“We hope that ‘having a deadline’ may stimulate the sense of urgency to act for politicians and policy makers,” concludes Dijkstra. “Very little time is left to achieve the Paris targets.”
Henk A. Dijkstra
Department of Physics and Centre for Complex Systems Studies, Utrecht University
Utrecht, the Netherlands
phone: +31 30 253 2306
Centre for Complex Systems Studies, Utrecht University
Utrecht, the Netherlands
phone: +31 30 253 1019
Rick van der Ploeg
Department of Economics, Oxford University
phone: +44-1865-281-285 or +31-6-5235-8850
email: email@example.com (preferred)
Department of Physics, Oxford University
phone: +44 1865 282 351
This research is presented in the paper ‘The Point of No Return for climate action: effects of climate uncertainty and risk tolerance’ to published in the EGU open access journal Earth System Dynamics on 30 August 2018.
The work was funded in part by the Netherlands Ministry of Education, Culture and Science (grant 024.002.001).
Citation: Aengenheyster, M., Feng, Q. Y., van der Ploeg, F., and Dijkstra, H. A.: The point of no return for climate action: effects of climate uncertainty and risk tolerance, Earth Syst. Dynam., 9, 1085–1095, https://doi.org/10.5194/esd-9-1085-2018, 2018
The study was conducted by Matthias Aengenheyster (Department of Physics, Oxford University , UK), Qing Yi Feng (Department of Physics and Centre for Complex System Studies, Utrecht University, the Netherlands), Frederick van der Ploeg (Department of Economics, Oxford University, UK) and Henk A. Dijkstra (Department of Physics and Centre for Complex Systems Studies, Utrecht University, the Netherlands).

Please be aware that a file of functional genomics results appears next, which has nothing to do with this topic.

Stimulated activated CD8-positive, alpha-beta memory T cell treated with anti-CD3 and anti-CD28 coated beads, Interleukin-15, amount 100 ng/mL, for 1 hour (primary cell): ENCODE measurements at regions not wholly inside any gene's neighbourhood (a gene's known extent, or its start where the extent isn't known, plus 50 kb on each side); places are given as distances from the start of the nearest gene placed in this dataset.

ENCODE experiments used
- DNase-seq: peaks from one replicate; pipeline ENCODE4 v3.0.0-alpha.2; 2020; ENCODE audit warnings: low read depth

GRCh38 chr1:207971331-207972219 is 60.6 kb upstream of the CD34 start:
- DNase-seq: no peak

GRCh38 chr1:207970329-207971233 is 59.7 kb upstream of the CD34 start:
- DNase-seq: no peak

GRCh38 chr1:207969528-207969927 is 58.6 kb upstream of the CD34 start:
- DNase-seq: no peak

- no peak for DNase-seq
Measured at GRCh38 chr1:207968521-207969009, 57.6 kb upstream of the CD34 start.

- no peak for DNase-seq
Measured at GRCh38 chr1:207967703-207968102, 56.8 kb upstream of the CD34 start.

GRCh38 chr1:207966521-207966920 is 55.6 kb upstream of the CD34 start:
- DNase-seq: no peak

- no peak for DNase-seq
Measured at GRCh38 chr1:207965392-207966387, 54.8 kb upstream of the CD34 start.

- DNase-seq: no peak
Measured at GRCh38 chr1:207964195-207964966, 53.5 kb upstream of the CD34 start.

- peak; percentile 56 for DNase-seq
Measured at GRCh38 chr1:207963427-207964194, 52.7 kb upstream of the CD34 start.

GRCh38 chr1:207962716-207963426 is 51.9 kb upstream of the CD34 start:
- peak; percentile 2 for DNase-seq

About The European Geosciences Union
The European Geosciences Union (EGU) is Europe’s premier geosciences union, dedicated to the pursuit of excellence in the Earth, planetary, and space sciences for the benefit of humanity, worldwide. It is a non-profit interdisciplinary learned association of scientists founded in 2002 with headquarters in Munich, Germany. The EGU publishes a number of diverse scientific journals, which use an innovative open access format, and organises a number of topical meetings, and education and outreach activities. Its annual General Assembly is the largest and most prominent European geosciences event, attracting over 14,000 scientists from all over the world. The meeting’s sessions cover a wide range of topics, including volcanology, planetary exploration, the Earth’s internal structure and atmosphere, climate, energy, and resources.
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About Earth System Dynamics
Earth System Dynamics (ESD) is an international scientific journal dedicated to the publication and public discussion of studies that take an interdisciplinary perspective of the functioning of the whole Earth system and global change. The overall behaviour of the Earth system is strongly shaped by the interactions among its various component systems, such as the atmosphere, cryosphere, hydrosphere, oceans, pedosphere, lithosphere, and the inner Earth, but also by life and human activity. ESD solicits contributions that investigate these various interactions and the underlying mechanisms, ways how these can be conceptualised, modelled, and quantified, predictions of the overall system behaviour to global changes, and the impacts for its habitability, humanity, and future Earth system management by human decision making.